As an unabashed fan of Mother Teresa—soon to be Saint Teresa—I’ve marveled at the many photos of her stored in our CRS archives. We have a long history of working with this great woman and her order, the Missionaries of Charity. Many of us knew her as a friend, particularly longtime staffer Eileen Egan, who lived her life with some saintly doggedness in her own right.
Together with Mother Teresa and her Missionaries, we tackled some of the greatest humanitarian crises of the 20th century. Often on joint projects, she would arrive first and send a message back saying, “I need food.” Food wasn’t always easy to find in the places she needed it—simply getting trucks across borders was politically problematic—but who were we to say no to such a woman?
And so, I delight in finding our archives filled with decades of images of this person the world knew as Mother Teresa. Perusing through, I see her in one photo leading the plans for a lifesaving mission. Beside her, tall, stocky and seemingly important men make no argument as to who is in charge. In another photo, she appears in prayer, her sisters surrounding her as together they seek to know God’s will. Over here, she is tending to elderly, emaciated, dying figures, giving them a saint’s blessing to hold close as they confront their mortality, finding in her caring a dignity that they too rarely knew in life. And then, there she is with her hands tenderly cradling a hungry, suffering infant, her eyes looking up with a steely, scandalized gaze, seemingly asking all on Earth and in heaven, “Why must this be?”
But two shots stayed with me longest. One is of Mother Teresa’s face buried in her hands—hands riven and scored with the effects of her work, weathered and gnarled, but never stopped from answering God’s call. It was only a moment our photographer captured, but a moment heavy with significance.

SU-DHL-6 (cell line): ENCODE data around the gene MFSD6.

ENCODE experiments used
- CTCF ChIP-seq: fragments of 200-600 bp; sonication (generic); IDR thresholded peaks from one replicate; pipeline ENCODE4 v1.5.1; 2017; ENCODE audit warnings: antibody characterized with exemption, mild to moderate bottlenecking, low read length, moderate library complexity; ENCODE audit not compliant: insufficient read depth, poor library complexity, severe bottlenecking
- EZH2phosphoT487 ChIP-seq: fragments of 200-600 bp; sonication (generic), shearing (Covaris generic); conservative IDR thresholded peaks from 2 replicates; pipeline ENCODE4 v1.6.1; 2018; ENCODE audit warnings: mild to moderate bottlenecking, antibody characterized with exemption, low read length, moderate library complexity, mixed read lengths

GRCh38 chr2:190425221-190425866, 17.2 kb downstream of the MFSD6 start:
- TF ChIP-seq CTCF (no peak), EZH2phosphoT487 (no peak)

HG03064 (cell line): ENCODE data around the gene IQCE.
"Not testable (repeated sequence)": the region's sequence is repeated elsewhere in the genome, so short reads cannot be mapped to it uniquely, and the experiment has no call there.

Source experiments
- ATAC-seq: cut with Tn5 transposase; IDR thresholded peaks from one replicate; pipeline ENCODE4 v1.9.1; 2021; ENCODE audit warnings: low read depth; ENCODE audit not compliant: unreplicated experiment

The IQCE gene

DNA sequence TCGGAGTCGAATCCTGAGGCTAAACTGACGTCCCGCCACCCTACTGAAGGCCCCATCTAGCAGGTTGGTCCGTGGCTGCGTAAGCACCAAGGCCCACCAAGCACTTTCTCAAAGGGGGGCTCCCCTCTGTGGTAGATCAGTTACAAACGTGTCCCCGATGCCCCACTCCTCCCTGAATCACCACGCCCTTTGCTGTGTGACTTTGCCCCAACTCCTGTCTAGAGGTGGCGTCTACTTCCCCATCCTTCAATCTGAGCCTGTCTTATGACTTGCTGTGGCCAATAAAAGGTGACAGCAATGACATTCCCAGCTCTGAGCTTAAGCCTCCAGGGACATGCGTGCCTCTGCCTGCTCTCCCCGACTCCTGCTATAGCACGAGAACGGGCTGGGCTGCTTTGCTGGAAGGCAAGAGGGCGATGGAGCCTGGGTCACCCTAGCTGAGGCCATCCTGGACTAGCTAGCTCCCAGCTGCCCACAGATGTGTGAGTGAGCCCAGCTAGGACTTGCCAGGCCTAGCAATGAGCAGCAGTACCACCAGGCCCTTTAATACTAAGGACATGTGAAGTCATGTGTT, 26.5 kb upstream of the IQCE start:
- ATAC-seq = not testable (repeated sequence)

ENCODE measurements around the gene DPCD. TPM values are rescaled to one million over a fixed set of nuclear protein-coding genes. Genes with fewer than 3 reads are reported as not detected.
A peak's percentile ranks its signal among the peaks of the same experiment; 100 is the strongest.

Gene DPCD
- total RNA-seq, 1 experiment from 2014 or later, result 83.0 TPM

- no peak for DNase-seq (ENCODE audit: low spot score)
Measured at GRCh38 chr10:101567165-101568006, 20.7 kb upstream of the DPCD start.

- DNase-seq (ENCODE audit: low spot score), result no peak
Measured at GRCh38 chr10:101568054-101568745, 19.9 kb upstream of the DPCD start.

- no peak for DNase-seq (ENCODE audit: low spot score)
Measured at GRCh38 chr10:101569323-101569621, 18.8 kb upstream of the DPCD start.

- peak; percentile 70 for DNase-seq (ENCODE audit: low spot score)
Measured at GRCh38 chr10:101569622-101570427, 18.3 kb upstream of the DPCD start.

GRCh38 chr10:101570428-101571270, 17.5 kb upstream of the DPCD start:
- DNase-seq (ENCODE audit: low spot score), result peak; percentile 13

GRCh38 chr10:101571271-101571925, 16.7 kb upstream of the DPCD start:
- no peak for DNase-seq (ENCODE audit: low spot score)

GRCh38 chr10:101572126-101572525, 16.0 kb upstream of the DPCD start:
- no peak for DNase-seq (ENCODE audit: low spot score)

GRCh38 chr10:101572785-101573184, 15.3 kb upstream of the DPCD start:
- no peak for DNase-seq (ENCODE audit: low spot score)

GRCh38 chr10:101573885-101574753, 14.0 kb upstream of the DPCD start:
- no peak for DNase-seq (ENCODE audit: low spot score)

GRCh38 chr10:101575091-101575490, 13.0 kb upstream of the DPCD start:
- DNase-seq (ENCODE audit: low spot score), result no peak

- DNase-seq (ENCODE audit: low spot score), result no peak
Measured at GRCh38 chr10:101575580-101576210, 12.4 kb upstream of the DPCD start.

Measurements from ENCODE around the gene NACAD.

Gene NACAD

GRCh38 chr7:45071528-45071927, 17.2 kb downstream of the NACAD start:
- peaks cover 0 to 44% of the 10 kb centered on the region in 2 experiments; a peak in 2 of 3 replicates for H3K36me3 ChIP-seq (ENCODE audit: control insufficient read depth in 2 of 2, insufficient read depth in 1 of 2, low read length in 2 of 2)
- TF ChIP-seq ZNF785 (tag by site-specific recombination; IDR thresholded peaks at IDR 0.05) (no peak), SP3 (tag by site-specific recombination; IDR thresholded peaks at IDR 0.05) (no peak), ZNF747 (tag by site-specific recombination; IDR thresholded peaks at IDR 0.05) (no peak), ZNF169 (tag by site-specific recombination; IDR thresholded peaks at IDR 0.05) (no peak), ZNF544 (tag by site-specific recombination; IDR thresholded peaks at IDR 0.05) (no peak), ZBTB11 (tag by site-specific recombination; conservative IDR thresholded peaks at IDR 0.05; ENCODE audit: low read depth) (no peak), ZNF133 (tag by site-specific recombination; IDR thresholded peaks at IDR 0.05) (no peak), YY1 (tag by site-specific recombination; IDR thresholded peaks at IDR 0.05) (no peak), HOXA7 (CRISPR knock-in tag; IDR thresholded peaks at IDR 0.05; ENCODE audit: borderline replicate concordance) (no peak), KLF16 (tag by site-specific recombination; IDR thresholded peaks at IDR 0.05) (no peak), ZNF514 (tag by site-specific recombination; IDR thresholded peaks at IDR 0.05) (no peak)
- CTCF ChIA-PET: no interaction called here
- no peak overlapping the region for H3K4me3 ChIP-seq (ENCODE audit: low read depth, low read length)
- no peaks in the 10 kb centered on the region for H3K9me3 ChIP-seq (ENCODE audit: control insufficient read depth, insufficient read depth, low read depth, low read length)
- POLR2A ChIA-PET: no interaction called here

The other photo shows something of a flip side. It was captured on the airport tarmac in in the city of Jijiga, Ethiopia, 1984. Mother Teresa has arrived to help confront one of the great humanitarian crises of our time, the Ethiopian famine. She is met by then-CRS Vice President Larry Barassa, who attempts to greet her with a kiss, and instead gets a face full of her hand as she turns away with a mix of playfulness and seriousness. Silly as it is, it was also a moment also filled with meaning.
We are called to take up the cross for each other—a profound theology of suffering. But we are also called to bring the joy of God’s message of mercy to every dark corner of the world. These two messages can be hard to balance in one human heart. But we have these people among us we call saints, who embody Christ in all his compassionate suffering, and in all his tender joy as well.
CRS rejoices—and we invite you to rejoice with us—at the elevation of our holy model, our blessed friend and our dear mother, Teresa of Calcutta, to the canon of saints. Her life stands as a shining beacon for all who seek to follow God’s will, and so allows the light of Christ to shine anew.
She belongs to heaven now. May we on Earth continue act as saints for one another.
Copyright 2016 Edward O’N. Hoyt for Catholic Relief Services.
All photos courtesy of Catholic Relief Services. All rights reserved.